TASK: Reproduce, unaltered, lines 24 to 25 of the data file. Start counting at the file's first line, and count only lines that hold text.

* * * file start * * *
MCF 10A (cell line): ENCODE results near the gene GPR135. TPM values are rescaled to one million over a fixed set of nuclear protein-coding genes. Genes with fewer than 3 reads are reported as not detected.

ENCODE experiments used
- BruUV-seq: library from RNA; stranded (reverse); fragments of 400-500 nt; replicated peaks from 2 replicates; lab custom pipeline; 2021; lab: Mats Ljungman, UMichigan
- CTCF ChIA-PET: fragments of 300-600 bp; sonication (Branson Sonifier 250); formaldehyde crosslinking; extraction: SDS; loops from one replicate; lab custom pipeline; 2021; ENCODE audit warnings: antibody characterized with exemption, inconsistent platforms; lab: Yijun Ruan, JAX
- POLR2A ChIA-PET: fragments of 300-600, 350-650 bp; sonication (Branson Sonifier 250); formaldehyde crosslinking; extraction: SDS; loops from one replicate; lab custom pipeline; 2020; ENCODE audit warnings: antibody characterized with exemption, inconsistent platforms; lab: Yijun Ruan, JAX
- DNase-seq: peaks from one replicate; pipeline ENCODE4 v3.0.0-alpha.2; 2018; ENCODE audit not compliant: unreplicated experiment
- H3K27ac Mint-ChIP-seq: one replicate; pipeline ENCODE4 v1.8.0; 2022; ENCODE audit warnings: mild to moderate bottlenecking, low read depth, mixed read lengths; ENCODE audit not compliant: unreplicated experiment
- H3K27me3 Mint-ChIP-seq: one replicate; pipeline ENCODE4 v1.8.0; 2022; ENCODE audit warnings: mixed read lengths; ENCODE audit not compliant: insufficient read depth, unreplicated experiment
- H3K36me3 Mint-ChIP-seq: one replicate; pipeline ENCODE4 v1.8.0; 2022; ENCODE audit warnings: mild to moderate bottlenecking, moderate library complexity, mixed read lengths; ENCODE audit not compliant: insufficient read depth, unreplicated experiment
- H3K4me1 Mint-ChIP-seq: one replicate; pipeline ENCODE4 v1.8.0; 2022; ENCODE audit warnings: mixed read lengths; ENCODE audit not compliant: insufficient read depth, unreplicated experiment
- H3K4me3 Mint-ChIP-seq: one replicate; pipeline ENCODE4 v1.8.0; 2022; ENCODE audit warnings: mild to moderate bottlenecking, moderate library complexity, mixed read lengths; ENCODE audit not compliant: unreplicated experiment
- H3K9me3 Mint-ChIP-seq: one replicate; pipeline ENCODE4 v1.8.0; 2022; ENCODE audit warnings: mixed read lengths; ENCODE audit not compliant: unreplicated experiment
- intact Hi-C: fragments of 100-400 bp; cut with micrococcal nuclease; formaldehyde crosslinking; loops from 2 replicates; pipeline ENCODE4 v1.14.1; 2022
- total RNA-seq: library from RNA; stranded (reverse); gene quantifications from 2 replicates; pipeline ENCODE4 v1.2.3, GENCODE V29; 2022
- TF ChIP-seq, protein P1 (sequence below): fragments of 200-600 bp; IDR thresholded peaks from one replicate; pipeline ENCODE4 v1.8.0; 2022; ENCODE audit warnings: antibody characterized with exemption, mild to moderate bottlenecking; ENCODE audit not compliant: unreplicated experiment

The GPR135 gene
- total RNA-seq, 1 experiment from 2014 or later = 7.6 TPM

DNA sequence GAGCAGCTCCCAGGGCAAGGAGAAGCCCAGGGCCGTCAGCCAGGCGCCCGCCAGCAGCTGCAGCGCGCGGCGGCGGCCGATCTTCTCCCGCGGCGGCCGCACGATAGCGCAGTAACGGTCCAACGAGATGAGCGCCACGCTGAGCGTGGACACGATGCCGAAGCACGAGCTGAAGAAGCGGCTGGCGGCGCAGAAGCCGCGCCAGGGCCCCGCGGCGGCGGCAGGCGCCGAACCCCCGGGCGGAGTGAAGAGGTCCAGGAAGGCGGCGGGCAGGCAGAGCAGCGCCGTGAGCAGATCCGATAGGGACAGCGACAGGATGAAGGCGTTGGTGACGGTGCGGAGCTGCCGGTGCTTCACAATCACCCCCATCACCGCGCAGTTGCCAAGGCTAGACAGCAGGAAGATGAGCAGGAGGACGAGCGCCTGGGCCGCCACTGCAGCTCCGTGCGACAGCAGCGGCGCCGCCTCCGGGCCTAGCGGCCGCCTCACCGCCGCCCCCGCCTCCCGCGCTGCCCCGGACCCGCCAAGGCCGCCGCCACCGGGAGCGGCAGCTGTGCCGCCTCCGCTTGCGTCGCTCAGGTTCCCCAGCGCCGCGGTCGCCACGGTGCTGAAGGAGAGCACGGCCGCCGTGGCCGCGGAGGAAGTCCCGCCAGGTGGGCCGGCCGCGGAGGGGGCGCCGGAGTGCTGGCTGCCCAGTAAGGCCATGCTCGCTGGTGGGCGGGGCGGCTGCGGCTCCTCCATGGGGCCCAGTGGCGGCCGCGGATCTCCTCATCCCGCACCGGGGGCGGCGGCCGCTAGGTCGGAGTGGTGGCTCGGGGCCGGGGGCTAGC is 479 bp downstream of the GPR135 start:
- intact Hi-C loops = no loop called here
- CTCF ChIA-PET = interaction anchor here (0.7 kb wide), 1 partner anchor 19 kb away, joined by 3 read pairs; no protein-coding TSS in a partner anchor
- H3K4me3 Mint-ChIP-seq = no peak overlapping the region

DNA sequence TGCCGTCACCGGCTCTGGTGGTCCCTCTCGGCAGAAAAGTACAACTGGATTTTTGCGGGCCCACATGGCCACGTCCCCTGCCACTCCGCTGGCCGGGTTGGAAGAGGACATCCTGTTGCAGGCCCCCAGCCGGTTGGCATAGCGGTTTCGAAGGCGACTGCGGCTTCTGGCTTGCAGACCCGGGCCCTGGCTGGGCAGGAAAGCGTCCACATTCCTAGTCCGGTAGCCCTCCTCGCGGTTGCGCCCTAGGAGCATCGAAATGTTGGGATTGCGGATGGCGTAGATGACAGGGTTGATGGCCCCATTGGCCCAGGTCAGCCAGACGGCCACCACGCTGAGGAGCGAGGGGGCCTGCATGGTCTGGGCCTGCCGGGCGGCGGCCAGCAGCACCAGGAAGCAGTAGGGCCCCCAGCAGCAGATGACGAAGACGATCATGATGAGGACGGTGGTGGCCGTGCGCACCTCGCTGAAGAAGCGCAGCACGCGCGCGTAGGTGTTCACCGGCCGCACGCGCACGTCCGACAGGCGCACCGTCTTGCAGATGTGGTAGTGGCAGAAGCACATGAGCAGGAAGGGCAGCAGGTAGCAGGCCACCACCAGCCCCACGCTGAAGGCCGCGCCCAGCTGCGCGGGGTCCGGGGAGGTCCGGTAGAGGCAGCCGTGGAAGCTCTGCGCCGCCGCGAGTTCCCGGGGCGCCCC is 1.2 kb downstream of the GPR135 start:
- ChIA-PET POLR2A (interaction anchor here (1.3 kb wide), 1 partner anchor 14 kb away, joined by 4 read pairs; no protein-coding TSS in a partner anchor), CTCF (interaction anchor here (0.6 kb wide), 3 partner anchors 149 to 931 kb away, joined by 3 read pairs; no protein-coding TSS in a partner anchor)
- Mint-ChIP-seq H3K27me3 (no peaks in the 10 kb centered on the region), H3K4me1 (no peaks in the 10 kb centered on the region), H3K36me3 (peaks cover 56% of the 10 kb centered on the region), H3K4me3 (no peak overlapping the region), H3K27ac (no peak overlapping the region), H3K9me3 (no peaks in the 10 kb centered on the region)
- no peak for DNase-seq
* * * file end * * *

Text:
- Mint-ChIP-seq H3K27me3 (no peaks in the 10 kb centered on the region), H3K4me1 (no peaks in the 10 kb centered on the region), H3K36me3 (peaks cover 56% of the 10 kb centered on the region), H3K4me3 (no peak overlapping the region), H3K27ac (no peak overlapping the region), H3K9me3 (no peaks in the 10 kb centered on the region)
- no peak for DNase-seq